Effect of Caenorhabditis elegans age and genotype on horizontal gene transfer in intestinal bacteria.
C. Portal-Celhay, K. Nehrke, and M. J. Blaser (2013)
FASEB J 27, 760-768
   Abstract »    Full Text »    PDF »
Endoplasmic Reticulum Stress Pathway Required for Immune Homeostasis Is Neurally Controlled by Arrestin-1.
V. Singh and A. Aballay (2012)
J. Biol. Chem. 287, 33191-33197
   Abstract »    Full Text »    PDF »
Heat Shock Factor 1 Protects Mice from Rapid Death during Listeria monocytogenes Infection by Regulating Expression of Tumor Necrosis Factor Alpha during Fever.
P. Murapa, M. R. Ward, S. K. Gandhapudi, J. G. Woodward, and S. E. F. D'Orazio (2011)
Infect. Immun. 79, 177-184
   Abstract »    Full Text »    PDF »
SLR-2 and JMJC-1 regulate an evolutionarily conserved stress-response network.
N. V. Kirienko and D. S. Fay (2010)
EMBO J. 29, 727-739
   Abstract »    Full Text »    PDF »
bZIP transcription factor zip-2 mediates an early response to Pseudomonas aeruginosa infection in Caenorhabditis elegans.
K. A. Estes, T. L. Dunbar, J. R. Powell, F. M. Ausubel, and E. R. Troemel (2010)
PNAS 107, 2153-2158
   Abstract »    Full Text »    PDF »
Regulation of DAF-16-mediated Innate Immunity in Caenorhabditis elegans.
V. Singh and A. Aballay (2009)
J. Biol. Chem. 284, 35580-35587
   Abstract »    Full Text »    PDF »
Autophagy genes protect against Salmonella typhimurium infection and mediate insulin signaling-regulated pathogen resistance.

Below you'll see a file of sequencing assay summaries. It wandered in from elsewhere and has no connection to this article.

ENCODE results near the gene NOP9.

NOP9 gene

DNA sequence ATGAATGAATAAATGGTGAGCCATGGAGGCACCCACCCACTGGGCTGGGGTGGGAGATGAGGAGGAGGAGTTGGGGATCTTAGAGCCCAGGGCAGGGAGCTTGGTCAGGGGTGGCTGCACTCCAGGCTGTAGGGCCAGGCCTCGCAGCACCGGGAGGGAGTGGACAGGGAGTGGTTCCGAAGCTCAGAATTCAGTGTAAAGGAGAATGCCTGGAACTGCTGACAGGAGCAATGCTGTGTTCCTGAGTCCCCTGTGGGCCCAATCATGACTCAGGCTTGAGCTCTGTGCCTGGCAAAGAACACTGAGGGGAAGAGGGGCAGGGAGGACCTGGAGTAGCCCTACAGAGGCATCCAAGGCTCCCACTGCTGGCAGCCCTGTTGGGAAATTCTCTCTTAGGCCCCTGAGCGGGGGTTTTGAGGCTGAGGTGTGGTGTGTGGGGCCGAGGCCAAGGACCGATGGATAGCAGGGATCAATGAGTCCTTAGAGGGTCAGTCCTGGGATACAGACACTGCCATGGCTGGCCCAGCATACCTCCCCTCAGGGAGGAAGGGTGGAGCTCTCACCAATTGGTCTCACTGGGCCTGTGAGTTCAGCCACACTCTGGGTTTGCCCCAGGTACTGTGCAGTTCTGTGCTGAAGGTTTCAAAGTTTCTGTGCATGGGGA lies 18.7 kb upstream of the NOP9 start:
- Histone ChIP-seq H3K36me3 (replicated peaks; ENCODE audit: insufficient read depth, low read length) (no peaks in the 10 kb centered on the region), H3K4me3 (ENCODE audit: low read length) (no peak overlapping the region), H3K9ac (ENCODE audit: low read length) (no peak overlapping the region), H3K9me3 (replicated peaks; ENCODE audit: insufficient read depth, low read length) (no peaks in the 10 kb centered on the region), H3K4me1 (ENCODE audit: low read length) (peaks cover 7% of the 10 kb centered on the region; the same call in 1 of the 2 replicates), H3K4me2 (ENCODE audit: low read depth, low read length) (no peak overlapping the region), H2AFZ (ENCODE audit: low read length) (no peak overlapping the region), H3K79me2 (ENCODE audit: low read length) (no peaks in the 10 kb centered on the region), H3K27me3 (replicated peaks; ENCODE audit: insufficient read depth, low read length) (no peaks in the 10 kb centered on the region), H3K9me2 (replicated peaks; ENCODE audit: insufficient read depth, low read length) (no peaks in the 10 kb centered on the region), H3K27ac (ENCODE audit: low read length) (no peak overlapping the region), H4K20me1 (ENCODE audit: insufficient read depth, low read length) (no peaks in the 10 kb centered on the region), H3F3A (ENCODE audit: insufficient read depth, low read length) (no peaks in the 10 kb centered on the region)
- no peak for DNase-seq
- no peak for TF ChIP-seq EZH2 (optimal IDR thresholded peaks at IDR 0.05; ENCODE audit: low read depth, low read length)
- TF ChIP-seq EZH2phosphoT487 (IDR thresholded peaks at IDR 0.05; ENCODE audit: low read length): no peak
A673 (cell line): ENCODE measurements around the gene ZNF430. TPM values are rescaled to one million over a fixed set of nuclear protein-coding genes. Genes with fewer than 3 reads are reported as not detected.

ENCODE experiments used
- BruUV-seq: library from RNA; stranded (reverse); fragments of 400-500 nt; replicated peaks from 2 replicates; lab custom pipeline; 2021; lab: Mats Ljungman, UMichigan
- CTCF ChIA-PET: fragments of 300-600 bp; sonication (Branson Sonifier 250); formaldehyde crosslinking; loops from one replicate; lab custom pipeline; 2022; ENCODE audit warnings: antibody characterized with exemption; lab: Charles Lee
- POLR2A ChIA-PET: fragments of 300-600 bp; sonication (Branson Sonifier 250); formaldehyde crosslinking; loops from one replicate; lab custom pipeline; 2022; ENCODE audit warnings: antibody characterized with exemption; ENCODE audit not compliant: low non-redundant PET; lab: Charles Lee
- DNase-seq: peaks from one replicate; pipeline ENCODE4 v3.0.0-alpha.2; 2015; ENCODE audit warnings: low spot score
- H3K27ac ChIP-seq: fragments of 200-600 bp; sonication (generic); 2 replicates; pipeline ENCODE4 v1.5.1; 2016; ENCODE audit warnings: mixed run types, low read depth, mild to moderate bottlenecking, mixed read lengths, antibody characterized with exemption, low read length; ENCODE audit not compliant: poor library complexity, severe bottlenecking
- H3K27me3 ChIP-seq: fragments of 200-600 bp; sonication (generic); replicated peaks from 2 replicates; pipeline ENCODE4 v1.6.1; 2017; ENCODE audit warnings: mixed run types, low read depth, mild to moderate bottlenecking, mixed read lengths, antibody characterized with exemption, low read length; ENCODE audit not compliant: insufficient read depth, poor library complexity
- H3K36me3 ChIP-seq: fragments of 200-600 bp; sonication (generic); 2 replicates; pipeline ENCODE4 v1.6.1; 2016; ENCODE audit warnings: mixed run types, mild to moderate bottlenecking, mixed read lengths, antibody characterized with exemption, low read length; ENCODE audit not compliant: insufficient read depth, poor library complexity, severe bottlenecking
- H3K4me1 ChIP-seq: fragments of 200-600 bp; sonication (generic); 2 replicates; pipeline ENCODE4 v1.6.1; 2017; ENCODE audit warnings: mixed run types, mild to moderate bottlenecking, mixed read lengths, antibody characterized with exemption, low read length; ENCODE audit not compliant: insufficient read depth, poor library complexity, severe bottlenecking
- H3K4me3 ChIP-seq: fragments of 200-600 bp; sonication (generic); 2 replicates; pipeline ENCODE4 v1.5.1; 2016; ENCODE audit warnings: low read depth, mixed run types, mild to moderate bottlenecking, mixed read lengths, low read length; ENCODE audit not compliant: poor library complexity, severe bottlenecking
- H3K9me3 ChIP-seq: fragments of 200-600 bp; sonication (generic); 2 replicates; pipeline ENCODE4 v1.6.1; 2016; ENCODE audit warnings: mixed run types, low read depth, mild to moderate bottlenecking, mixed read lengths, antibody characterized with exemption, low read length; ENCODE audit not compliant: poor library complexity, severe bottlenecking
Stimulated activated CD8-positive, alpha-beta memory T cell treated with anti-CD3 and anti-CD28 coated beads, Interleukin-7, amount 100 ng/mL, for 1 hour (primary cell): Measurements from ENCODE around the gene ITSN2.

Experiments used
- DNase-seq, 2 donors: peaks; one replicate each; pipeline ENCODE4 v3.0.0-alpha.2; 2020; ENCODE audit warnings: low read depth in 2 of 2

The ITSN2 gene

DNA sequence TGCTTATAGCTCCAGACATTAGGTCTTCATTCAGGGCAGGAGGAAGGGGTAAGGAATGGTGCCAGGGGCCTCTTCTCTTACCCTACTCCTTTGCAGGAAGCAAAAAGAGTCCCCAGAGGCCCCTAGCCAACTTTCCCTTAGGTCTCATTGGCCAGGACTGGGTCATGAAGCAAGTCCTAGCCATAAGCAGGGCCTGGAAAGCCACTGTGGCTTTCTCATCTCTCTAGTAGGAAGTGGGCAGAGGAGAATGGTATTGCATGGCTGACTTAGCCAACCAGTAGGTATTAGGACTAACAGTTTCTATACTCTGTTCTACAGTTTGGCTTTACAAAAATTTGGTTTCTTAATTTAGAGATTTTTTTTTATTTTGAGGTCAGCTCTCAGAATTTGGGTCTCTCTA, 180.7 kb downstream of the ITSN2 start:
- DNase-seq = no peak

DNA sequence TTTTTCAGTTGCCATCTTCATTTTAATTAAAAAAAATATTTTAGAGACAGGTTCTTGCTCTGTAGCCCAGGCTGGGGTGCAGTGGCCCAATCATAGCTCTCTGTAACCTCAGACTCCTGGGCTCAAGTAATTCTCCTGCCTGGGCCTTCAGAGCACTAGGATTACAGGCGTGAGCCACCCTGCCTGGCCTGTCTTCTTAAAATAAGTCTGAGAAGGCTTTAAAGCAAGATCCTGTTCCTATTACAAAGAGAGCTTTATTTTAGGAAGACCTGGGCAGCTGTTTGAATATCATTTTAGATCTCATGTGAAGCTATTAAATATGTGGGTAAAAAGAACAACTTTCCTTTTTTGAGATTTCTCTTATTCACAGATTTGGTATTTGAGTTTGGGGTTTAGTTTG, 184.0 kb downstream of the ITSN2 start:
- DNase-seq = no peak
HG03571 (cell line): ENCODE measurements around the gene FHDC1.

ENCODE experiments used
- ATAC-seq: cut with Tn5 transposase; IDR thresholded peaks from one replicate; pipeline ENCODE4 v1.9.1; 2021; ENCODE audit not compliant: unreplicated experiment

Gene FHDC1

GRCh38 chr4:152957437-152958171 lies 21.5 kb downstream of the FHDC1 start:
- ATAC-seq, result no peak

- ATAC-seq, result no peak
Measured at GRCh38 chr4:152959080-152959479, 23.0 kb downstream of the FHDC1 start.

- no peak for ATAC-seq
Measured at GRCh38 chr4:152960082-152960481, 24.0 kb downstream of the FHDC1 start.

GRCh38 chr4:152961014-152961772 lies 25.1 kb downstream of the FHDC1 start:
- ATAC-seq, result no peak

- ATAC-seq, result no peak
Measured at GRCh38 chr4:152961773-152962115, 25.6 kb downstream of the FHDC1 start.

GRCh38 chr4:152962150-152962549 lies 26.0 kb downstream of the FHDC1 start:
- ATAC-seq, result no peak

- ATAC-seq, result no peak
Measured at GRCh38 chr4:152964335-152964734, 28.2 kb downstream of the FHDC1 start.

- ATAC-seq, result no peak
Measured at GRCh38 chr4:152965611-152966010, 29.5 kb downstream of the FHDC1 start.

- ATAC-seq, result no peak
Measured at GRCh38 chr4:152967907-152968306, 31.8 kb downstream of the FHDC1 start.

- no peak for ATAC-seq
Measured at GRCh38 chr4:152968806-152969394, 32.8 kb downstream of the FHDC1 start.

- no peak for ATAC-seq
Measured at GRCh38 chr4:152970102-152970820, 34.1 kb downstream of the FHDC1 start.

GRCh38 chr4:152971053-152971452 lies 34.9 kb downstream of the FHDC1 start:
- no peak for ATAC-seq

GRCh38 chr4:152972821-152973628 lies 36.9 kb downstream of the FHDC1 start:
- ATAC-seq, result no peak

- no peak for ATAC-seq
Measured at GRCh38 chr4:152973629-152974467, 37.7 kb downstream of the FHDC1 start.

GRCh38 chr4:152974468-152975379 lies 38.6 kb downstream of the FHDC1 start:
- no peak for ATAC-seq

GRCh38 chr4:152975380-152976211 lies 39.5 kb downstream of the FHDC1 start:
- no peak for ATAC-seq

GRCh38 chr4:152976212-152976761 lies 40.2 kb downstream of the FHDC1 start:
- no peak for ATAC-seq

K. Jia, C. Thomas, M. Akbar, Q. Sun, B. Adams-Huet, C. Gilpin, and B. Levine (2009)
PNAS 106, 14564-14569
   Abstract »    Full Text »    PDF »
Inhibition of a eukaryotic initiation factor (eIF2B{delta}/F11A3.2) during adulthood extends lifespan in Caenorhabditis elegans.
D. Tohyama, A. Yamaguchi, and T. Yamashita (2008)
FASEB J 22, 4327-4337
   Abstract »    Full Text »    PDF »
Studying host-pathogen interactions and innate immunity in Caenorhabditis elegans.
D. Kim (2008)
Dis. Model. Mech. 1, 205-208
   Abstract »    Full Text »    PDF »
DAF-16-Dependent Suppression of Immunity During Reproduction in Caenorhabditis elegans.
S. Miyata, J. Begun, E. R. Troemel, and F. M. Ausubel (2008)
Genetics 178, 903-918
   Abstract »    Full Text »    PDF »
Insulin Signaling and the Heat Shock Response Modulate Protein Homeostasis in the Caenorhabditis elegans Intestine during Infection.
A. Mohri-Shiomi and D. A. Garsin (2008)
J. Biol. Chem. 283, 194-201
   Abstract »    Full Text »    PDF »
A conserved Toll-like receptor is required for Caenorhabditis elegans innate immunity.
J. L. Tenor and A. Aballay (2008)
EMBO Rep. 9, 103-109
   Abstract »    Full Text »    PDF »
Oxidative Stress Enzymes Are Required for DAF-16-Mediated Immunity Due to Generation of Reactive Oxygen Species by Caenorhabditis elegans.
V. Chavez, A. Mohri-Shiomi, A. Maadani, L. A. Vega, and D. A. Garsin (2007)
Genetics 176, 1567-1577
   Abstract »    Full Text »    PDF »

To Advertise     Find Products

Science Signaling. ISSN 1937-9145 (online), 1945-0877 (print). Pre-2008: Science's STKE. ISSN 1525-8882